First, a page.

The Spy Story

Front Cover
University of Chicago Press, 1987 - Literary Criticism - 259 pages
Why has the spy story become such a popular form of entertainment in our time? In this fascinating account of the genre's evolution, John G. Cawelti and Bruce A. Rosenberg explore the social, political, and artistic sources of the spy story's wide appeal. They show how, in a time of bewildering political and corporate organization, the spy story has become increasingly relevant, the secret agent hero expressing the feelings of divided and ambiguous loyalties with which many individuals face the modern world.

In addition to a general history of the genre, Cawelti and Rosenberg present in-depth analyses of the work of certain writers who have given the spy story its shape, among them John Buchan, Eric Ambler, Graham Greene, Ian Fleming, and John le Carré. The Spy Story also includes an extensive appendix, featuring a literary and historical bibliography of espionage and clandestinity, a list of the best spy novels and films, a catalog of major spy writers and their heroes, and a selection of novels on espionage themes written by major twentieth-century authors and public figures.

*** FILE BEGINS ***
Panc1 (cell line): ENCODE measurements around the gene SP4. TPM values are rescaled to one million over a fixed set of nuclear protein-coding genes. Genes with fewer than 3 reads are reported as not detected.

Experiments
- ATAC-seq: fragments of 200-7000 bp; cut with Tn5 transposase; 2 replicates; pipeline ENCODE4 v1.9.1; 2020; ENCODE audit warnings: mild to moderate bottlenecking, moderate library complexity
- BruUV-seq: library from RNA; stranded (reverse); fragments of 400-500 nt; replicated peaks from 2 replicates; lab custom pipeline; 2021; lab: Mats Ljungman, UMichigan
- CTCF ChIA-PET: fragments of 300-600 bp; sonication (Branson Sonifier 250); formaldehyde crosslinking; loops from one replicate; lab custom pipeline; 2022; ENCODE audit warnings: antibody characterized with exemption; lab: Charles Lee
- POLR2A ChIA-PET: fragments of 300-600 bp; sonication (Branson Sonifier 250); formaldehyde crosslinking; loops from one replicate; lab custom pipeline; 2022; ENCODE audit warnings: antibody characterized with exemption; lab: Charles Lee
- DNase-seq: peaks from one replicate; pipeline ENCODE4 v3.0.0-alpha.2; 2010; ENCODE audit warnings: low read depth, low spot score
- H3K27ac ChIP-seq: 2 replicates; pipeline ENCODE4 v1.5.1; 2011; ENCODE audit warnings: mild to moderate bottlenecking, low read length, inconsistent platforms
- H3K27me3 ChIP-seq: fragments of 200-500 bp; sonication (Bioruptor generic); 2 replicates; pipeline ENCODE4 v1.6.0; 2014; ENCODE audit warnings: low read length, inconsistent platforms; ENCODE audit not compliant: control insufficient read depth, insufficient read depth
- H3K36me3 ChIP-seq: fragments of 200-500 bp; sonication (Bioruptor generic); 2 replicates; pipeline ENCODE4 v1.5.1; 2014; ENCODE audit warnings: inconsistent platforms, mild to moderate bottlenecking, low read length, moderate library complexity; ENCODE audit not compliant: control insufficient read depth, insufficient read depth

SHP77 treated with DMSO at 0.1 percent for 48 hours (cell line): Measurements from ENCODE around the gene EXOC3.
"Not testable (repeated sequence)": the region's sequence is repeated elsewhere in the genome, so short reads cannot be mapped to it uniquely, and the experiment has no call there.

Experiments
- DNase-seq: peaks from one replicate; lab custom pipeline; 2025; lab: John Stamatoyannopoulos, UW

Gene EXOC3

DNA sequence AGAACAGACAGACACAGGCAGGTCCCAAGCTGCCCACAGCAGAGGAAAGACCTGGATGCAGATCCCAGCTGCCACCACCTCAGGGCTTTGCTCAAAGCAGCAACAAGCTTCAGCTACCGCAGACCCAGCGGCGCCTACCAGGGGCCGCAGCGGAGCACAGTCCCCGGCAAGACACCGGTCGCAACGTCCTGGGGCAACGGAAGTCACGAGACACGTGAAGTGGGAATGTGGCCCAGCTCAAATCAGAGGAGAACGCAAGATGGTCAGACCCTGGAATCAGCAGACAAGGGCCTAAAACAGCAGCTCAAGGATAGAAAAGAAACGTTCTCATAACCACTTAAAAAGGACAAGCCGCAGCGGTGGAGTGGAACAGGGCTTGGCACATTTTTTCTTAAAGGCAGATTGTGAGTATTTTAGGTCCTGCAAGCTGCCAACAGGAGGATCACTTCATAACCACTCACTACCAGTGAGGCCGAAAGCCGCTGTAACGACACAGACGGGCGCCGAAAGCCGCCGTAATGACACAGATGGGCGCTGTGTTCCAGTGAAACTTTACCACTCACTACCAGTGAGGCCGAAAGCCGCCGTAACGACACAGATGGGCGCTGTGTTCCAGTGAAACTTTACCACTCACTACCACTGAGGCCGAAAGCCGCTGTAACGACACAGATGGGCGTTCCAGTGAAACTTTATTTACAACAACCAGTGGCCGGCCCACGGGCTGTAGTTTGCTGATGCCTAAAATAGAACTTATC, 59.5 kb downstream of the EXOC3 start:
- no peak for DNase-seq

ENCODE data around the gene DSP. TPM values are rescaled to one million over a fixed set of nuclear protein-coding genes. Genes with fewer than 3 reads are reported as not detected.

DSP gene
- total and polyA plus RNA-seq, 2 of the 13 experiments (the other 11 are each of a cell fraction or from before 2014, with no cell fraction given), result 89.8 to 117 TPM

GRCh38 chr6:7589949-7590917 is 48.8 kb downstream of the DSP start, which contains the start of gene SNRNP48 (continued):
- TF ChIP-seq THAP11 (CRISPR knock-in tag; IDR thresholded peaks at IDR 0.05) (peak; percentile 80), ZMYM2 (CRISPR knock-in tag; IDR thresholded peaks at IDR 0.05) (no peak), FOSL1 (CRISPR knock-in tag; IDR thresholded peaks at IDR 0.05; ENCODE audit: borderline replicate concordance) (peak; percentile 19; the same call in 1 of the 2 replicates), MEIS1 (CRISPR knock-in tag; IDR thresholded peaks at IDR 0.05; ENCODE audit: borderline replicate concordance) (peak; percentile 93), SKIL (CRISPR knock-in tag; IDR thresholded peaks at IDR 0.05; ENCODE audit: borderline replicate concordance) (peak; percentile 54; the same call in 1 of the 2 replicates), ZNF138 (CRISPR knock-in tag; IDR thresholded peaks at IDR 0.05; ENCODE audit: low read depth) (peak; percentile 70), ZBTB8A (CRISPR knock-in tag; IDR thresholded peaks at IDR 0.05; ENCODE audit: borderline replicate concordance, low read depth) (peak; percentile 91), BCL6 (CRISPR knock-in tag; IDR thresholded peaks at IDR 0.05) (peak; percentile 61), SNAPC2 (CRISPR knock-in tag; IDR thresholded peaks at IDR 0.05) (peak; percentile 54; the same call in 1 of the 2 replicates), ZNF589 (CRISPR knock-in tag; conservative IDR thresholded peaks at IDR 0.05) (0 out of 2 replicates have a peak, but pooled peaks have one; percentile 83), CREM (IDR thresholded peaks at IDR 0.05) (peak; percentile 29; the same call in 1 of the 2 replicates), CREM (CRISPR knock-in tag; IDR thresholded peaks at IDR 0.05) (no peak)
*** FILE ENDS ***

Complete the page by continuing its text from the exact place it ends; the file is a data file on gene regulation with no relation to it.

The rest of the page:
Written in a lively style that reflects the authors' enthusiasm for this intriguing form, The Spy Story will be read with pleasure by devotees of the genre as well as students of popular culture.


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A Brief
The Forms of the Spy Novel
John Buchan
Eric Ambler
Ian Fleming
The Complex Vision
Recent Espionage
the Spy Story

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About the author (1987)

John G. Cawelti, professor of English at the University of Kentucky, is the author of Adventure, Mystery, and Romance, also published by the University of Chicago Press. Bruce A. Rosenberg is professor of American Civilization and English at Brown University.

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